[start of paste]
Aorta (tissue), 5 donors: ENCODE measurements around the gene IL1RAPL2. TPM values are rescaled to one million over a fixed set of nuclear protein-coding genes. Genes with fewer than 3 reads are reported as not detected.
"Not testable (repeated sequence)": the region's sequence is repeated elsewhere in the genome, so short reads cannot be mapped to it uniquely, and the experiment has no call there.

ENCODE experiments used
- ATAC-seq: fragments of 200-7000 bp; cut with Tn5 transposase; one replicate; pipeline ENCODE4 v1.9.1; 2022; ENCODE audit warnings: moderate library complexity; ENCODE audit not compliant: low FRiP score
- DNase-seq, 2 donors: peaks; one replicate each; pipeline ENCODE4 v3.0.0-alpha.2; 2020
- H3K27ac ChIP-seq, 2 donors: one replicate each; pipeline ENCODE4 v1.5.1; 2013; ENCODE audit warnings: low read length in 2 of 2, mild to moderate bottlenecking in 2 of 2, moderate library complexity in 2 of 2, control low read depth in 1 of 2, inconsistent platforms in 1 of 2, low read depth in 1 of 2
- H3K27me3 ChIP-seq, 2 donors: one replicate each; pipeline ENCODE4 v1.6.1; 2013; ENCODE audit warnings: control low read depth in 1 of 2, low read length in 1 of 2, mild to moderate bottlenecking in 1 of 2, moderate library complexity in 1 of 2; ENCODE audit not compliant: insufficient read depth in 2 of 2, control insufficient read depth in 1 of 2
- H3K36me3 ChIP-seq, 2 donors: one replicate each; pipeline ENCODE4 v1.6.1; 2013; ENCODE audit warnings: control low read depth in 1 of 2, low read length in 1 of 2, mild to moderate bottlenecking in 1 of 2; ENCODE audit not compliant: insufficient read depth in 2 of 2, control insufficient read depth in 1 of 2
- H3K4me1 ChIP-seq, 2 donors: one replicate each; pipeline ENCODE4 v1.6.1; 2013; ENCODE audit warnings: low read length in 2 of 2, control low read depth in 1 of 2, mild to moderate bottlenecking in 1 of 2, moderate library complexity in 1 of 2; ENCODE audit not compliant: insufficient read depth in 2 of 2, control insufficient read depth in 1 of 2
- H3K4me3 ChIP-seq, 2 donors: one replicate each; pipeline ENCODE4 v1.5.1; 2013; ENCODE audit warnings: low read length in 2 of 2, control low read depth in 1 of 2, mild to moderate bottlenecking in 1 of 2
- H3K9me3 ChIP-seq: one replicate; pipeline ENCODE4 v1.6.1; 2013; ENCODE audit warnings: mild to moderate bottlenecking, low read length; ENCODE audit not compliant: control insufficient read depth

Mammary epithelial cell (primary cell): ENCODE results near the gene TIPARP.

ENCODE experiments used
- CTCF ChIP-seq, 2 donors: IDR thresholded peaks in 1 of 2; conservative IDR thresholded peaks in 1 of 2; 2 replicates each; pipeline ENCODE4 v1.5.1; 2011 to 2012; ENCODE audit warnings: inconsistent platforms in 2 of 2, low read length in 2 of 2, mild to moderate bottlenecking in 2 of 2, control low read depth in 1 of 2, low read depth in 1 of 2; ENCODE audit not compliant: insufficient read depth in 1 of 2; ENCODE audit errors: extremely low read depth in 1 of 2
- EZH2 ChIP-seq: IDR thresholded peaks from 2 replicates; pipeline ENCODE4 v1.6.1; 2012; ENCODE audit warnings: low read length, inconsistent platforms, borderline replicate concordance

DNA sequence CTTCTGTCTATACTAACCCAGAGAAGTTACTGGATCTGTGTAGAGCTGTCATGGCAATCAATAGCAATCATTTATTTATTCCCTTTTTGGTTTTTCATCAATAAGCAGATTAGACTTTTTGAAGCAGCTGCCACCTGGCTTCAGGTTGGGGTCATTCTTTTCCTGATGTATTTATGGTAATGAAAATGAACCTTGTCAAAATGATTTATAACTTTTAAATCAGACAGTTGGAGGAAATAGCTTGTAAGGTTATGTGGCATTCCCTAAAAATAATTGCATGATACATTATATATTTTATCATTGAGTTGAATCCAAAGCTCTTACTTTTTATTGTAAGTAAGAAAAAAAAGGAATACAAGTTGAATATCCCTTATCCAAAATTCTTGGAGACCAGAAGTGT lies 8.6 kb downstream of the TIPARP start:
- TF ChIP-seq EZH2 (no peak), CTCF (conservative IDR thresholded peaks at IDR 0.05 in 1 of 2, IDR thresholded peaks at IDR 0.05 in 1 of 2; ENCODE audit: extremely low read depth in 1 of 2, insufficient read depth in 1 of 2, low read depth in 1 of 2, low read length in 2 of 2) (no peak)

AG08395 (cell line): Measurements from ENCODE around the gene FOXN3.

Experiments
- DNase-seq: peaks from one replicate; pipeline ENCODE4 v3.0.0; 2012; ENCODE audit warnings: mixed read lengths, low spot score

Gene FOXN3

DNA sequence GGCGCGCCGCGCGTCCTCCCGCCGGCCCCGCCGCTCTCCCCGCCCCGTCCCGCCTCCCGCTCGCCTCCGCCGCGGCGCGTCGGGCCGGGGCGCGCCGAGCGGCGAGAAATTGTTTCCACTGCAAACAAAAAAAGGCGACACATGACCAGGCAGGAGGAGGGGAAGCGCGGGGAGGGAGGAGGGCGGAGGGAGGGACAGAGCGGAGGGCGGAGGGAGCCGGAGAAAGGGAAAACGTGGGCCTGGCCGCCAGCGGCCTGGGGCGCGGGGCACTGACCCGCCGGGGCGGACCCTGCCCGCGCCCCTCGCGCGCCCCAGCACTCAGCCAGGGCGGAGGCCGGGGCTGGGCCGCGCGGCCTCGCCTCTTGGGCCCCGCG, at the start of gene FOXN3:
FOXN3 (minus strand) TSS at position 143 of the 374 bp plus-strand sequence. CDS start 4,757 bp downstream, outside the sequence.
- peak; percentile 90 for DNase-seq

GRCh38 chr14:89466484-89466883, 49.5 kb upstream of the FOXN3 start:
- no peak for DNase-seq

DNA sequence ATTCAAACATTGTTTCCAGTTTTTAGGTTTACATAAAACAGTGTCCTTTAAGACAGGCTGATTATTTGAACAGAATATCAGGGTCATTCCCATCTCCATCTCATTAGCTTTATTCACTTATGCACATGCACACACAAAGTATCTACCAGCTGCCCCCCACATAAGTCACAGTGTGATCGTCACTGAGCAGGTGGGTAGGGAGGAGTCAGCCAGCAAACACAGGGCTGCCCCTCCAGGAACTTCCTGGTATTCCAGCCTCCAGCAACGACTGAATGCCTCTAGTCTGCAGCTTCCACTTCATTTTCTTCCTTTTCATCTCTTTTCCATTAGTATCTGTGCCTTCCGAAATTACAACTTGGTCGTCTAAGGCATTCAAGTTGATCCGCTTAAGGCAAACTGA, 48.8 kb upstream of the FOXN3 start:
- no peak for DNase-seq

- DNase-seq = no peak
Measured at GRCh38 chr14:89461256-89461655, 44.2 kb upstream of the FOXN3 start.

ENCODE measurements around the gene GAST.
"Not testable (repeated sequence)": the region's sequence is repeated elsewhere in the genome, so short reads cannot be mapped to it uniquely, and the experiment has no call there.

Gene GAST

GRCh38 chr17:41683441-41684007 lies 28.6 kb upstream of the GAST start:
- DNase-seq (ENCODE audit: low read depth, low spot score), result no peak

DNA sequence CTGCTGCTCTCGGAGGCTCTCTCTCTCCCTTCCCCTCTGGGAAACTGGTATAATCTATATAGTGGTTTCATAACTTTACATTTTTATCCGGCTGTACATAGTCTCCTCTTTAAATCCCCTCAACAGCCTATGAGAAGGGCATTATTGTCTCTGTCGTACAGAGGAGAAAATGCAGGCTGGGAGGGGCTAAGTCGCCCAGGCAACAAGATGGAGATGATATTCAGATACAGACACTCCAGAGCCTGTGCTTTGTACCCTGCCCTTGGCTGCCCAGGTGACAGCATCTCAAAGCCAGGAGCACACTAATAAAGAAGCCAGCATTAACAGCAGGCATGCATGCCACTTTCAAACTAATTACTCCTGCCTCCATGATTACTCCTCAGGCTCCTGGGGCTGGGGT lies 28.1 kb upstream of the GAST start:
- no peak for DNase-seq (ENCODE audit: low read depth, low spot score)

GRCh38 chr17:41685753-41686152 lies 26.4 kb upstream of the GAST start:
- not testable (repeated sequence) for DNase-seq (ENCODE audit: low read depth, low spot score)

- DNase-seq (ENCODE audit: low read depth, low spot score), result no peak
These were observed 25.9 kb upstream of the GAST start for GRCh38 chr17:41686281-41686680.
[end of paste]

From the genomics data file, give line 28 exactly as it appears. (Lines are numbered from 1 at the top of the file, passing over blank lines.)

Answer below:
- no peak for DNase-seq